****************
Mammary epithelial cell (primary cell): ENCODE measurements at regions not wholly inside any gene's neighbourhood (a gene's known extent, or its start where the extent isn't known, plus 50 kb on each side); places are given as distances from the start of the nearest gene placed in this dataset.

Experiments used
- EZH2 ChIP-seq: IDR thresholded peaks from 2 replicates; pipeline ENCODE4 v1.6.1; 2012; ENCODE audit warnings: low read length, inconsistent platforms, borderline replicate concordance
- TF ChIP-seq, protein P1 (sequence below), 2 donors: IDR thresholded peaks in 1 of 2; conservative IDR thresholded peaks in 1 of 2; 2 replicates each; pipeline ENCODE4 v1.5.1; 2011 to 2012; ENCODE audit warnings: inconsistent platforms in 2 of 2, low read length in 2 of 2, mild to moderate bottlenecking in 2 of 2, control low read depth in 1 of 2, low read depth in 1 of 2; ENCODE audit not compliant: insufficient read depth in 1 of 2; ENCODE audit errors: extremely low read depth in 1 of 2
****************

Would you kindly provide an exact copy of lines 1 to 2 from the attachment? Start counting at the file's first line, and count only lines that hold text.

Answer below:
Mammary epithelial cell (primary cell): ENCODE measurements at regions not wholly inside any gene's neighbourhood (a gene's known extent, or its start where the extent isn't known, plus 50 kb on each side); places are given as distances from the start of the nearest gene placed in this dataset.

Experiments used